There can be many underlying issues which lead to an eating disorder, these may include, difficult relationships in early life, low self-esteem, loss of a loved one or the end of a relationship. Different forms of psychotherapy, such as individual, family, or group, can be helpful in addressing the underlying causes of eating disorders. Therapy can be fundamental to treatment because it the opportunity to address and heal from traumatic life events and learn healthier coping skills and methods.

Confronting a disorder is the first step of recovery. If you are suffering, it is important to admit that you need help. Though this can be the most painful and difficult part of the process, it is essential in order for recovery to begin. By reaching out for help and confiding in others trust about your struggles, you are taking the biggest step towards overcoming your eating disorder. If you have a loved one who is suffering from an eating disorder and are worried about their eating behaviours or attitudes, it is crucial to communicate your concerns in a loving and supportive way. Confronting the person you care about is a necessary step towards getting them the help and treatment they deserve.

If you are concerned about any issue related to an eating disorder then please consult your doctor or seek advice from a reputable website such as:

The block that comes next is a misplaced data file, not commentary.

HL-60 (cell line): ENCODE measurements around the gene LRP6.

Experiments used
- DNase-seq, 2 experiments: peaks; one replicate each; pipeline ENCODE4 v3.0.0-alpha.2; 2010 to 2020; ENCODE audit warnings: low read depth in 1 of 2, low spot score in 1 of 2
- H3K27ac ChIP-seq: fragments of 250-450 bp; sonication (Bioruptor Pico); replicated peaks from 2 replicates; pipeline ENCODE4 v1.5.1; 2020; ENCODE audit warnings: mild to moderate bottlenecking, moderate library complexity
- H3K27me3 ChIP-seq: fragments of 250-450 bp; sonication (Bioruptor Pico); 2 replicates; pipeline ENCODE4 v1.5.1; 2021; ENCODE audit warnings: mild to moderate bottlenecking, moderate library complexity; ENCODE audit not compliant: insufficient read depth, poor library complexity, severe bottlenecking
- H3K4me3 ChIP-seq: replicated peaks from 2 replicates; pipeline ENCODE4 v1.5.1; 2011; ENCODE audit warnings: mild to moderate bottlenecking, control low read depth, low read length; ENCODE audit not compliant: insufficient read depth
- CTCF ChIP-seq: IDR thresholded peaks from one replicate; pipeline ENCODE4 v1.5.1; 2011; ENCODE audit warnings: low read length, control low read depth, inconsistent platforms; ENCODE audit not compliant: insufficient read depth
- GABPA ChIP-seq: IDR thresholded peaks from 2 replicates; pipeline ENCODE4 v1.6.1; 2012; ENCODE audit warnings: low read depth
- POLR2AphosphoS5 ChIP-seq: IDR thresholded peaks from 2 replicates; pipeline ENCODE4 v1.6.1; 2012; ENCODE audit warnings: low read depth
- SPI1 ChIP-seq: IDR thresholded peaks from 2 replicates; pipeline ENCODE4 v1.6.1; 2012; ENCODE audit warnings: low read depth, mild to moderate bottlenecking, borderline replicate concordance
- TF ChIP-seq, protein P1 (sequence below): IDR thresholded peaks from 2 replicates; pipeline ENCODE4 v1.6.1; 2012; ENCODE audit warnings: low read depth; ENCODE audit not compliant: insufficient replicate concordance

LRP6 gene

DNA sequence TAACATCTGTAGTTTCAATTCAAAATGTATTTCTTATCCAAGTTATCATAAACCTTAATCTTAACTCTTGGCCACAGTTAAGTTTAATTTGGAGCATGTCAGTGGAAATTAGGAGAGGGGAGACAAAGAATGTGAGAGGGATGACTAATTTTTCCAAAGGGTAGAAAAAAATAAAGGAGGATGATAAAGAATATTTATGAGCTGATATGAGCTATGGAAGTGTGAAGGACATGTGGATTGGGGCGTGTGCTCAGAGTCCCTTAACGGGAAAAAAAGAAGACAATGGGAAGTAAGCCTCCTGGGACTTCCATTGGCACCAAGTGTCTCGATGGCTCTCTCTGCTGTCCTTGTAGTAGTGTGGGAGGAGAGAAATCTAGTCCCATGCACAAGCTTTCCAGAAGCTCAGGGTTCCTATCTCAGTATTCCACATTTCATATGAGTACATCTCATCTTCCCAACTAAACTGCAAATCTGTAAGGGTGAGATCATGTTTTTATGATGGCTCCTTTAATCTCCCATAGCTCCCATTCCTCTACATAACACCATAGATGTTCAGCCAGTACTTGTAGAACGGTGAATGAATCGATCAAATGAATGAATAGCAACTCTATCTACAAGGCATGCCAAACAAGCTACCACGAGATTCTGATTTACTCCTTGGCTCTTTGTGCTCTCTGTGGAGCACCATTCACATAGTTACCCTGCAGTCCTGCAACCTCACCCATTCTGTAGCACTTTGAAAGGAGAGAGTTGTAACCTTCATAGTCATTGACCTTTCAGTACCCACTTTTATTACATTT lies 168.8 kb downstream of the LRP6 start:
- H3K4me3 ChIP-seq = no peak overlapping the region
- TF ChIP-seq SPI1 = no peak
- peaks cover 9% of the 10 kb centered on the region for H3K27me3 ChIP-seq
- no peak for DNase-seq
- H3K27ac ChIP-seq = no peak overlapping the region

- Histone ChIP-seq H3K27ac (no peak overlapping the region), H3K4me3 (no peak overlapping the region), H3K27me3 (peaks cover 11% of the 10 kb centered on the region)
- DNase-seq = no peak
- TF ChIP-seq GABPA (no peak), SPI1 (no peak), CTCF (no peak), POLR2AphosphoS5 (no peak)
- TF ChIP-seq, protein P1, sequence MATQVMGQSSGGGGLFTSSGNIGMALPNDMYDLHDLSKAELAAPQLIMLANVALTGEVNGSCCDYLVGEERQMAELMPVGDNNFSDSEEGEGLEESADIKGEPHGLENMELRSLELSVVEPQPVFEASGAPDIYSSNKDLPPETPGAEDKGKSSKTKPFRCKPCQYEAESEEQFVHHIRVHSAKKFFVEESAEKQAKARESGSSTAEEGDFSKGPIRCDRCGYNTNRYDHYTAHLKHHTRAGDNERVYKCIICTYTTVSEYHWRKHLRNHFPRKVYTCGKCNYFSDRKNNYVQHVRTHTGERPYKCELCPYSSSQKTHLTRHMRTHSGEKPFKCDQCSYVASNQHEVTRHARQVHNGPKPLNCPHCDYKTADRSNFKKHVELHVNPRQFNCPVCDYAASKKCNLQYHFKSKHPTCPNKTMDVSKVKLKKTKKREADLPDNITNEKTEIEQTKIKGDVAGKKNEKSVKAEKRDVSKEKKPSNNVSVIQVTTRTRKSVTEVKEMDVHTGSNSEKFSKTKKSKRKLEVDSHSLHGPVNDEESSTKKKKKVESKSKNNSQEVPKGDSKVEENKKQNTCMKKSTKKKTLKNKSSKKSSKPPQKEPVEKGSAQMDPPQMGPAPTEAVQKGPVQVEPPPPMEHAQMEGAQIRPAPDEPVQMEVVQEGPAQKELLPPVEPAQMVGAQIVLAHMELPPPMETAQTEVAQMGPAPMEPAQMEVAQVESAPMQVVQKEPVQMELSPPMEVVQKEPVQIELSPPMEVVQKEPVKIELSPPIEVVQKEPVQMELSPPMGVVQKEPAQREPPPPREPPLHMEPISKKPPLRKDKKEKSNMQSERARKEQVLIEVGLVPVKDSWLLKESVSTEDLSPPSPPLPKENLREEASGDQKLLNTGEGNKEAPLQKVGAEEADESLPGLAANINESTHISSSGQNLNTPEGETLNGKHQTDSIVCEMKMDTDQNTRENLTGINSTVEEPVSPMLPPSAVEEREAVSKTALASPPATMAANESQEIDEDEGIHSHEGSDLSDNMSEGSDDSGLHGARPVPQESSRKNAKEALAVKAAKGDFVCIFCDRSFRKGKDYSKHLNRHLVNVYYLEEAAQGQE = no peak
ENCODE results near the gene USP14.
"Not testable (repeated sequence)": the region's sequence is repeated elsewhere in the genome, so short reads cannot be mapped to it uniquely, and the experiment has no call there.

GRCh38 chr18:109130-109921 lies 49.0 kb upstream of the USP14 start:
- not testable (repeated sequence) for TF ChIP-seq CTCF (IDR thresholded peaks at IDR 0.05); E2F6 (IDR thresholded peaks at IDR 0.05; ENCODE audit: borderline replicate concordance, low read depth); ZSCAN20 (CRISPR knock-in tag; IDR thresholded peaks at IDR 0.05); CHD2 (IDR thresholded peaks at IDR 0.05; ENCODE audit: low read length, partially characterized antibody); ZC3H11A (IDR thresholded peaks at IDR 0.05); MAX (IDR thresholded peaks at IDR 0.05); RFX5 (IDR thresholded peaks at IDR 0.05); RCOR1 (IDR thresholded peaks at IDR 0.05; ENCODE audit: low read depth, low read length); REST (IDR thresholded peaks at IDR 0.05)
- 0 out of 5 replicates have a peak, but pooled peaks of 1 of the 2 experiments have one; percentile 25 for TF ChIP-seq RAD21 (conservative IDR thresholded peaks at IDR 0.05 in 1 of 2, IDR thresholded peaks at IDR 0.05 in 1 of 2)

https://www.b-eat.co.uk/
https://www.nationaleatingdisorders.org/
http://www.nhs.uk/Livewell/eatingdisorders/Pages/eating-disorders-advice-parents.aspx ) http://www.nhs.uk/Livewell/teengirls/Pages/treatmentforeatingdisorders.aspx)

Happy Holidays

For most of us this time of year brings us closer than usual to our family. While the holidays can be a time of celebration, and coming together, being together can also provoke feelings of anxiety for those of us whose families don’t quite live up to our hopes and expectations.

Families are the tribe from which we come from, and the desire to be with family and stay connected is deeply compelling. The other truth is that our relationships are often fraught with unresolved issues that may carry simmering tension and ambivalence. The holidays can exacerbate this built-in tension.

There are ways in which we can satisfy our need to connect and also take care of ourselves in the process. Family time cannot always be controlled or curated into a meaningful or joyful experience. Sometimes not even a peaceful one. There are always different agendas and personalities at play, knowing and respecting your limits can be critical to maintaining emotional balance. This may mean setting a boundary or stepping away if you find yourself feeling triggered.